This Sunday’s obituary is for my husband’s 3rd great-grandmother’s sister, Jane (Campbell) Van Leer.  It is from the Indiana Evening Gazette, Indiana, Pennsylvania, dated 9 Dec 1922.

Mrs. Jane Van Leer, 93, Dies in Sons’ Home Near Marion Center

Mrs. Jane Van Leer, widow of John Van Leer, died at the home of her son, Grant Van Leer of near Marion Center at 8:15 Friday morning at the age of 93 years. She was a great-great grandmother.

The deceased was born in Center County, this state, 93 years ago and came to the home of her son Grant about four years ago. She was a member of the Wesleyn Methodist church of Indiana, and one of the most highly respected and lovable characters in this section.

Among her survivors are one son, Grant Van Leer, at whose home she died and the following grand, great grand and great-great grandchildren: Mrs. James Thomas of Punxsutawney; Mrs. Vanora V. Rowe, of Pittsburgh; Mrs. Zene Hines, of Pine Flats; Miss Murtel Van Leer, nurse in the Dixmont hospital; Mrs. Mabel Van Leer of Jeannette; Mrs. William Van Leer of Indiana, Mrs. Anna Fritz and John Walker in California; David and Ernest Van Leer in the West; Bernard Van Leer, of North Mahoning township; Mrs. William Dunmire, of Juneau; Charles, Mona and Theodore Van Leer, of near Marion Center; Thomas Walker, Mrs. Helen Cook, Eearl and Anna Washington of Pittsburgh, and the great-great grandchildren are the son and daughters of Bert Moorhead of Indiana; of Mrs. Zene Hines and Mrs. Helen Cook, of Pittsburgh.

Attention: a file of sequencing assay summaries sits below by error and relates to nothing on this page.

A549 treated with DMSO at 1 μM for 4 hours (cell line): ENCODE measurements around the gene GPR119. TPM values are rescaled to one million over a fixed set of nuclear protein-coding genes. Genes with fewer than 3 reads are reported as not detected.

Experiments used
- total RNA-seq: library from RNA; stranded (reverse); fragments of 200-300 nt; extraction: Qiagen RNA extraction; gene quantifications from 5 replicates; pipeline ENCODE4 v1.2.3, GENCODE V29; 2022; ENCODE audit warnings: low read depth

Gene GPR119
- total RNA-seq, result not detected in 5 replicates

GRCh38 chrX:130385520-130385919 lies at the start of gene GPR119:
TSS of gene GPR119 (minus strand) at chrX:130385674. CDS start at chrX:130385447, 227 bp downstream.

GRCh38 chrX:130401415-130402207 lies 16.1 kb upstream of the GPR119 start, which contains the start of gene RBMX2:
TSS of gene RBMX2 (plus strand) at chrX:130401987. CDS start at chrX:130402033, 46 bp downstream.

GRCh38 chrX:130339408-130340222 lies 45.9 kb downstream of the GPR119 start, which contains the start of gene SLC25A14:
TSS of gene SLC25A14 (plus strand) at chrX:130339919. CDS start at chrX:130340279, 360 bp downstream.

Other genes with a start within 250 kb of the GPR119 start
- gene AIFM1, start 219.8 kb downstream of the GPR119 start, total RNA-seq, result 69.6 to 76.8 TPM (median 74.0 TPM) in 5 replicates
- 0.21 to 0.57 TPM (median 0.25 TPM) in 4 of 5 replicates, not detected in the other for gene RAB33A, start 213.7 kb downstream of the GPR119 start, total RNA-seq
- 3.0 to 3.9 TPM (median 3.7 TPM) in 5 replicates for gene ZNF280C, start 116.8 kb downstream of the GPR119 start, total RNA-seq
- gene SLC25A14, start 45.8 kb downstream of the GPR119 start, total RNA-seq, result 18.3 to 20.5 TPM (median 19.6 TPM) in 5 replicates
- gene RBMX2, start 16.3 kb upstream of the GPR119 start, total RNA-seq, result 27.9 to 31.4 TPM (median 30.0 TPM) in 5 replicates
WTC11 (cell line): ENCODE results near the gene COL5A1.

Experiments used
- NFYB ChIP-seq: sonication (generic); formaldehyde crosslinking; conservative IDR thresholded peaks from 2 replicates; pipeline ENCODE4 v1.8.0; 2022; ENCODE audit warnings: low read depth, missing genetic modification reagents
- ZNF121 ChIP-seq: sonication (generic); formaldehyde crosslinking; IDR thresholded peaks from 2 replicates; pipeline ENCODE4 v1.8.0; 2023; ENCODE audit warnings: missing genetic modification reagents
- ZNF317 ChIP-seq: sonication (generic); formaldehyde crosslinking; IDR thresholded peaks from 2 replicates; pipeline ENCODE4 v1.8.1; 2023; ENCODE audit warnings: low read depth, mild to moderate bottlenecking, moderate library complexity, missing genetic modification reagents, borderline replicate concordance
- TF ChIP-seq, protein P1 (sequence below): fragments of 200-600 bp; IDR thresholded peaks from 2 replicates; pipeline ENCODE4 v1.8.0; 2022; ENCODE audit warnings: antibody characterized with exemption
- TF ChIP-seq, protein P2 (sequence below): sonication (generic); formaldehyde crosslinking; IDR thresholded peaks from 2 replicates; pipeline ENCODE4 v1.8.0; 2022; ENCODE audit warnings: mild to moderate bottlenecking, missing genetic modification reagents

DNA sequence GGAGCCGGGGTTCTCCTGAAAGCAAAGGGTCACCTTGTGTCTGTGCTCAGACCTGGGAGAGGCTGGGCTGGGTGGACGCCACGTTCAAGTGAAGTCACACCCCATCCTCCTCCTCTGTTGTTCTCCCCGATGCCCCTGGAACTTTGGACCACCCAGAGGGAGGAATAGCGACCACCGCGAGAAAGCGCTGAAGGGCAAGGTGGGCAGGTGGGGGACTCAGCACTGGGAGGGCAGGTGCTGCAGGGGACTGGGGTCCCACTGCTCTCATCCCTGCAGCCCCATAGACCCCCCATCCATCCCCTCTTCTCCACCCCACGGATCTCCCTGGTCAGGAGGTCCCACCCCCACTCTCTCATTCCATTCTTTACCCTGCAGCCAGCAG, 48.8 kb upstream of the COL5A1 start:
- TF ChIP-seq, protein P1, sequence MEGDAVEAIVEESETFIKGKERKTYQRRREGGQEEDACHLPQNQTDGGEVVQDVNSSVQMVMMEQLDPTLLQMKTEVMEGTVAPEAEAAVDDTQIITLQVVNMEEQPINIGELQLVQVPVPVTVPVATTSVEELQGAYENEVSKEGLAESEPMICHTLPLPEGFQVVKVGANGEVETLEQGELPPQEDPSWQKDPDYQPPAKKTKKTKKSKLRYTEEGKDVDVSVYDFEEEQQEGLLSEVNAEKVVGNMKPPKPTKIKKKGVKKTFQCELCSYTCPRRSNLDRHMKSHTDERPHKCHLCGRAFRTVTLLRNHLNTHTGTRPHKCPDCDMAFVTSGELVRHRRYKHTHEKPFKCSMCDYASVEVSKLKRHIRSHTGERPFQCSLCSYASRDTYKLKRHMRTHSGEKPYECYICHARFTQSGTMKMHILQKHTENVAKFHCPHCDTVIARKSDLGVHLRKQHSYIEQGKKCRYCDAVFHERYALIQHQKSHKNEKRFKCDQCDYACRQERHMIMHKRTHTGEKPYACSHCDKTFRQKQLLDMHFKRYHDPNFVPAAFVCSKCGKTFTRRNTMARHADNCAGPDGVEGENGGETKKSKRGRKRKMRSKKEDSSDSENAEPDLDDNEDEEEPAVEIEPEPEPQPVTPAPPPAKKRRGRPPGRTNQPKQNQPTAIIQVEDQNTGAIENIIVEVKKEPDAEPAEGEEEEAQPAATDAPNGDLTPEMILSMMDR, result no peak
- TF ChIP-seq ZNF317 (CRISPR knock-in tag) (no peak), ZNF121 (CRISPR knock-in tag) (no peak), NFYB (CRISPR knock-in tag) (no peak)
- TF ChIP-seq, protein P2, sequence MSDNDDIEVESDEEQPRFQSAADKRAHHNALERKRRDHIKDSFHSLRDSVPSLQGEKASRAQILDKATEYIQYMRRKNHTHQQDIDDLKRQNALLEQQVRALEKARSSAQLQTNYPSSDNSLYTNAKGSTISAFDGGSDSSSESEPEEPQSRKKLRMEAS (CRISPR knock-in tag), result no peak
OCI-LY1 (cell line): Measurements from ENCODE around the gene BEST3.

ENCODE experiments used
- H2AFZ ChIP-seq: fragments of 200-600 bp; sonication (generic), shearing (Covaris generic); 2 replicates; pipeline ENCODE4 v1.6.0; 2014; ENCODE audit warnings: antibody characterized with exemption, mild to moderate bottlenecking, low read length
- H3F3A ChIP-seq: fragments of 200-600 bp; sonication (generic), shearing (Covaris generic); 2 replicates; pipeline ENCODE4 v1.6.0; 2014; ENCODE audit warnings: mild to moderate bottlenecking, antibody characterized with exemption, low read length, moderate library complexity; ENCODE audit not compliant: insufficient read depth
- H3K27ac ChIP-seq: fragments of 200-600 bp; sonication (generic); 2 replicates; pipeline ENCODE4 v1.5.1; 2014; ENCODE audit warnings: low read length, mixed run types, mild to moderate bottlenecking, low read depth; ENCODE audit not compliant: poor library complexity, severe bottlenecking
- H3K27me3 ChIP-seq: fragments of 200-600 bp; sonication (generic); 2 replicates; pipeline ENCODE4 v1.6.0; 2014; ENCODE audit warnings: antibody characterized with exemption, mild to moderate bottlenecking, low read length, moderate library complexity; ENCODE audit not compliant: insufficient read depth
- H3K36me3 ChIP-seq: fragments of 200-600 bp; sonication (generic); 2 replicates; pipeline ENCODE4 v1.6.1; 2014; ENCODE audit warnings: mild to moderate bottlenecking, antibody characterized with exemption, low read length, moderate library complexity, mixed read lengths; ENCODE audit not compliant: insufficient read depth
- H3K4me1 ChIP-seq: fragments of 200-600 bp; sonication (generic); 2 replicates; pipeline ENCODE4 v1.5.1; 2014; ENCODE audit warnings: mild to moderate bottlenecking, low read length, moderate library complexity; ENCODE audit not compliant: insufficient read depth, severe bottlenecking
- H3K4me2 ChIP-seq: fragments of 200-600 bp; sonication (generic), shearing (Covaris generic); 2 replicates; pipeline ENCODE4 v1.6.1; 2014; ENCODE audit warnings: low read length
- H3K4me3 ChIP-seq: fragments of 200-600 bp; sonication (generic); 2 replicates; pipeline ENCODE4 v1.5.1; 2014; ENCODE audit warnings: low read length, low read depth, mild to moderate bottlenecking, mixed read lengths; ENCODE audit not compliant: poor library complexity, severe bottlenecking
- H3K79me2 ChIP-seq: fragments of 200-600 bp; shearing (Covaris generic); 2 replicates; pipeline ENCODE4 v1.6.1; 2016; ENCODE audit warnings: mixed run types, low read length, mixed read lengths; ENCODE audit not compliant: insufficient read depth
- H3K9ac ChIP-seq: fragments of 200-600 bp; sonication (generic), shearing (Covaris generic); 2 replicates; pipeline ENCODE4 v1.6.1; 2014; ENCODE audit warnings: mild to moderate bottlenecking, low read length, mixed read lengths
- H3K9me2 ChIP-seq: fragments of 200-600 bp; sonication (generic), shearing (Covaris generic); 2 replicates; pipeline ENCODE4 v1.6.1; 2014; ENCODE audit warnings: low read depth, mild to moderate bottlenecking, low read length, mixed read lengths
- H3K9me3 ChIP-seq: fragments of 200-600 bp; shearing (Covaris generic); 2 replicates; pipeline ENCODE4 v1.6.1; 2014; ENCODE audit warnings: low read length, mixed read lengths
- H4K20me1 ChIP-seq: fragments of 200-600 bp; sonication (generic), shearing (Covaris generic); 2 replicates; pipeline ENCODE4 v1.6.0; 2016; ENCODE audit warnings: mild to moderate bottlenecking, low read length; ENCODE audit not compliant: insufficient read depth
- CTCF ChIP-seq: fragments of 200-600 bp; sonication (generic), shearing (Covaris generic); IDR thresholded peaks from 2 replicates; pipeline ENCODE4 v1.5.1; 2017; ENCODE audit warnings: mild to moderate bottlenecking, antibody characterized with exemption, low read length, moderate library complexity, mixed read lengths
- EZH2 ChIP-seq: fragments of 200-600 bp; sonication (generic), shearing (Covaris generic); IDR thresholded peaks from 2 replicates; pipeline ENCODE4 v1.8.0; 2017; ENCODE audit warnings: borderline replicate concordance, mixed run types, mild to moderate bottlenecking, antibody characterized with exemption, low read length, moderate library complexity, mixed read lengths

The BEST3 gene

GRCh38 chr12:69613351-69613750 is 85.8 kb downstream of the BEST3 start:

Funeral services will be held at the late home of the deceased beginning at 1 o’clock Monday afternoon and interment made in the Marion Center cemetery

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This is just an article I came across when I was doing some research on my mom’s family.  These people are not at all related to me, but I found it so interesting to read about a home brewery being raided.  Especially since my dad enjoys brewing his own beer.   It’s from 1924.

It sounds like the operation was pretty well concealed, but obviously not well enough!!  I’m not much of a drinker myself, but I still think that prohibition would have been a hard time to live through!! 🙂


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I can hardly believe that it’s MARCH already!  This is a big month for me.  A really busy month.  I have two kiddos with birthdays.  I’m walking a marathon – the Bataan Memorial Death March in just a few weeks.  I have a two-week long Spouse’s Leadership Development Course to take from 5-10 p.m. every night (so I can learn how to be a Sergeant Major’s wife!).  We have a week of spring break, which we will spend driving and hiking and sightseeing around Arizona and New Mexico.  I have a bunch of illegitimate Swedish ancestors to track down through the parish records. Oh, and I have to homeschool my 5 kids at some point in time.  Geesh!